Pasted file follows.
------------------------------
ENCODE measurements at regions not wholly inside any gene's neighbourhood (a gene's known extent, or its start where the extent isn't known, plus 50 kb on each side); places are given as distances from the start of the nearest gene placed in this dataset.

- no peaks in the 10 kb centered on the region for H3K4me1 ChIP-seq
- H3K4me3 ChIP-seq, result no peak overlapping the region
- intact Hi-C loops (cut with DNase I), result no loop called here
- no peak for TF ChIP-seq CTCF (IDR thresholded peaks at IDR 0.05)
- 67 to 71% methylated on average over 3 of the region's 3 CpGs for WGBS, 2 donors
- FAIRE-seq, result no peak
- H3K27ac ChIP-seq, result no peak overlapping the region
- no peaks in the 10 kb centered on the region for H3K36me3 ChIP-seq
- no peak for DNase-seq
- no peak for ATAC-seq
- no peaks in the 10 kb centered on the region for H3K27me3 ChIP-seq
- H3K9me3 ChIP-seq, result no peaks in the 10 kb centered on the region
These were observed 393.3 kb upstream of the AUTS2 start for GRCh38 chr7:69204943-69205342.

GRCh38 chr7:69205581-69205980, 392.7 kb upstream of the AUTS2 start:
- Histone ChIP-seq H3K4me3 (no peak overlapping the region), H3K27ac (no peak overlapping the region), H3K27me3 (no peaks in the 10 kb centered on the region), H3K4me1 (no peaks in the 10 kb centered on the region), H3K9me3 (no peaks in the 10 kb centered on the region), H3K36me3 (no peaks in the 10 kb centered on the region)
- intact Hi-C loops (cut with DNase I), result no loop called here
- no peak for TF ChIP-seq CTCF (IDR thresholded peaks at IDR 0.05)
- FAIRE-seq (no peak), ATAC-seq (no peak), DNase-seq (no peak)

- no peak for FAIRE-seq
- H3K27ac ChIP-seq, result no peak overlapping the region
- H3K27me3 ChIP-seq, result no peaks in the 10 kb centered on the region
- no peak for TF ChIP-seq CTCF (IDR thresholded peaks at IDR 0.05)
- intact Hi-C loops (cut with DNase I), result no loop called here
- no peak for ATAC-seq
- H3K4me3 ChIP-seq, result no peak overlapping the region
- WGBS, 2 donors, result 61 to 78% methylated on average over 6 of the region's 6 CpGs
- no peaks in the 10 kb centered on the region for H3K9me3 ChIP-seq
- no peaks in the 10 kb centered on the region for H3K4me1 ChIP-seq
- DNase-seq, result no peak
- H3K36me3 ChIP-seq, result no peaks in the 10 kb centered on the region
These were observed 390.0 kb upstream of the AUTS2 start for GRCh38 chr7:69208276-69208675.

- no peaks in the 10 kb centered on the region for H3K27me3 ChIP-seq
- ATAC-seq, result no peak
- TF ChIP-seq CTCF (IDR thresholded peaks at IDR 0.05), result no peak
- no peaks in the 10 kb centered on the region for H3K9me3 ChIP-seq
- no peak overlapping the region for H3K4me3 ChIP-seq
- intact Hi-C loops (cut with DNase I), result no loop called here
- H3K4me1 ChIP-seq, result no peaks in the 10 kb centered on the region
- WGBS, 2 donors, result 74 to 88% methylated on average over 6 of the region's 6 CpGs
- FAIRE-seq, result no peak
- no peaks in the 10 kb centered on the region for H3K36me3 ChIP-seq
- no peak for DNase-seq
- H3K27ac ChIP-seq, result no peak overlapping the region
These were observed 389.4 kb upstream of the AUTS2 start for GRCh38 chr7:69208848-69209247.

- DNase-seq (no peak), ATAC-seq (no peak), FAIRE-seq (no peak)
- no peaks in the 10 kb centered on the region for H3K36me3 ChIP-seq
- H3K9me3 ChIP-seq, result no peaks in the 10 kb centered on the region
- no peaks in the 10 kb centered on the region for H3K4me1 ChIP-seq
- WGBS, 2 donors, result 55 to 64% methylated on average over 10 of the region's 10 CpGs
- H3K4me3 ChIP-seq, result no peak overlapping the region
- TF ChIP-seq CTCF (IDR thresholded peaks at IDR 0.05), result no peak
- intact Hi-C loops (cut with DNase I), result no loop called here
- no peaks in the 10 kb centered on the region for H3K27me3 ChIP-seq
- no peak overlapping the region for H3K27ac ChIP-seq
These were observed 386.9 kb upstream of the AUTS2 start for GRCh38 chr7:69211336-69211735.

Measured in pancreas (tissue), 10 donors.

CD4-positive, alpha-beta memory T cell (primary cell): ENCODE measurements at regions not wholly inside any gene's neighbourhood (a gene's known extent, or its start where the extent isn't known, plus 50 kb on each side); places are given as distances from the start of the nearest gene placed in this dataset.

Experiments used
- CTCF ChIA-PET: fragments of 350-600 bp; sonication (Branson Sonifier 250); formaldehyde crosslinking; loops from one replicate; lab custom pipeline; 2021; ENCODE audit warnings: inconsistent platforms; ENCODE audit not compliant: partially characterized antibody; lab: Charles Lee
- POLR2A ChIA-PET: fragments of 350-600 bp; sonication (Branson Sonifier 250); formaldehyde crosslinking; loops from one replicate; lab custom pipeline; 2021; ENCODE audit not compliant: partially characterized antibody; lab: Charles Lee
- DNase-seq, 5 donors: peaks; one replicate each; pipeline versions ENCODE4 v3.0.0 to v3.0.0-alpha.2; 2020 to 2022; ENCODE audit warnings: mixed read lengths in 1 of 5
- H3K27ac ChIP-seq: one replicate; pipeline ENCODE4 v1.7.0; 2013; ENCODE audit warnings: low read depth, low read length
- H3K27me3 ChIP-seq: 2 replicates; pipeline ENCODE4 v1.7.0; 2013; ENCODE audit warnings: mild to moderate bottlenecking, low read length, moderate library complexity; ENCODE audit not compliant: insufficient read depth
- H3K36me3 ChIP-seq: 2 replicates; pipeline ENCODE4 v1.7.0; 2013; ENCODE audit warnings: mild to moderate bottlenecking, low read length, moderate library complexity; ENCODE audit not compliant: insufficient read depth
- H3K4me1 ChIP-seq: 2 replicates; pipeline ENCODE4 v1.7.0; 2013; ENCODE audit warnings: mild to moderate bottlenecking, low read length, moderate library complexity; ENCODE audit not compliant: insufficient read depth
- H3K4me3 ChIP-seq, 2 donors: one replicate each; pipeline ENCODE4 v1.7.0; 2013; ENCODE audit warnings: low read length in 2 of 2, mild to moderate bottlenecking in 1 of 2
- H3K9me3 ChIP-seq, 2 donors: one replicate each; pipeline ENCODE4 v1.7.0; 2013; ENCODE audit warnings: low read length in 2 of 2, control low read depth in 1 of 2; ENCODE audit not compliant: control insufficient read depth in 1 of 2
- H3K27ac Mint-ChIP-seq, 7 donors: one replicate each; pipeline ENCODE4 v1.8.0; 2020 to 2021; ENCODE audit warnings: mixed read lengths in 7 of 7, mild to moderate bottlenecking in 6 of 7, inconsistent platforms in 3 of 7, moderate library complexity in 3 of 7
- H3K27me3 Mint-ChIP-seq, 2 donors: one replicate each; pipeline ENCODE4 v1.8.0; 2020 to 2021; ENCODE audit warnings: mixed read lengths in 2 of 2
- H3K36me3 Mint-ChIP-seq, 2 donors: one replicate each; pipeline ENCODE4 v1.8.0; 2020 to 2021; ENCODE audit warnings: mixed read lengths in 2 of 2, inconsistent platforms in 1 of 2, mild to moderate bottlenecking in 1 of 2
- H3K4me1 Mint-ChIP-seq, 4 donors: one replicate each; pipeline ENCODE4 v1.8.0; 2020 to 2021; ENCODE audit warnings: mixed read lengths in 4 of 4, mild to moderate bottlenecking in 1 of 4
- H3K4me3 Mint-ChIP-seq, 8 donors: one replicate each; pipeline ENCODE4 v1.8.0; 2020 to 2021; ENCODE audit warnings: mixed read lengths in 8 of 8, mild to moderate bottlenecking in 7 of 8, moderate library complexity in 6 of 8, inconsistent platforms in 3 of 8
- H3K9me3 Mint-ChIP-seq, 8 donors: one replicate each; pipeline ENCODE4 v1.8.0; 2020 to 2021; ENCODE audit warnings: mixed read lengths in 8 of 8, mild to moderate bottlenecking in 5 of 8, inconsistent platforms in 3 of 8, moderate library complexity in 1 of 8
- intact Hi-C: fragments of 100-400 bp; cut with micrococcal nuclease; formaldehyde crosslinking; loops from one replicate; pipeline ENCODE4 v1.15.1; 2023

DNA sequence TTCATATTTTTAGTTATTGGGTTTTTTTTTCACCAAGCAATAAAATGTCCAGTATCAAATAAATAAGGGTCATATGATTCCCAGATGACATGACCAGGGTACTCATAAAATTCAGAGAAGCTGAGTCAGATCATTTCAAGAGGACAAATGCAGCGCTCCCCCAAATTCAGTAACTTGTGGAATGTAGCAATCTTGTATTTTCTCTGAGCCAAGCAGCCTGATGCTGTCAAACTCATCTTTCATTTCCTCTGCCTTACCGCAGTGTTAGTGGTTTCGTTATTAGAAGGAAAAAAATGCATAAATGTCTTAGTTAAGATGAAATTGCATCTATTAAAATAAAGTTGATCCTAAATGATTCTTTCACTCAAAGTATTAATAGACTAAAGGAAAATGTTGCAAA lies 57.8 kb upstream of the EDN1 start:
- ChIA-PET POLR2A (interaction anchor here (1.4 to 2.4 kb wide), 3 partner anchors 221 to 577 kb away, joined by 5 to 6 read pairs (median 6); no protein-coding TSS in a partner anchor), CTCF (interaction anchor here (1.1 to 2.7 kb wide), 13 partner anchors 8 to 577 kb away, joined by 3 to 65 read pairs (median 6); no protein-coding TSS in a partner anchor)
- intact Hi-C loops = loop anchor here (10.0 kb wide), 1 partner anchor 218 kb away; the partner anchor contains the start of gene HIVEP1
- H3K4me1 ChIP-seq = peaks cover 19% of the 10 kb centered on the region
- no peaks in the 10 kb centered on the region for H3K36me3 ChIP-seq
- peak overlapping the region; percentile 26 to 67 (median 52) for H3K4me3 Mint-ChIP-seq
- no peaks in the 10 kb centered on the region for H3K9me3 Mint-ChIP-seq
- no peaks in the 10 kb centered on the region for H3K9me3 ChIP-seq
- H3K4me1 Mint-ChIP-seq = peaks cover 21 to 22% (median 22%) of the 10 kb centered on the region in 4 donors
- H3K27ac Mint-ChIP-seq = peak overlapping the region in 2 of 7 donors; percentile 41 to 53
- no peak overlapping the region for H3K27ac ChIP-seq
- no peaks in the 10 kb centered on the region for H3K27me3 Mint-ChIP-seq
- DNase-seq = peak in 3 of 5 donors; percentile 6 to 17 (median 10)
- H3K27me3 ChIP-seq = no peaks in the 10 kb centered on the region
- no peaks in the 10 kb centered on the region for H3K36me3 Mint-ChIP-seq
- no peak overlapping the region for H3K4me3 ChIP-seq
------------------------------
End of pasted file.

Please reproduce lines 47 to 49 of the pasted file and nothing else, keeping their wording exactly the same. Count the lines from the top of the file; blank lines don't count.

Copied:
- no peaks in the 10 kb centered on the region for H3K36me3 ChIP-seq
- H3K9me3 ChIP-seq, result no peaks in the 10 kb centered on the region
- no peaks in the 10 kb centered on the region for H3K4me1 ChIP-seq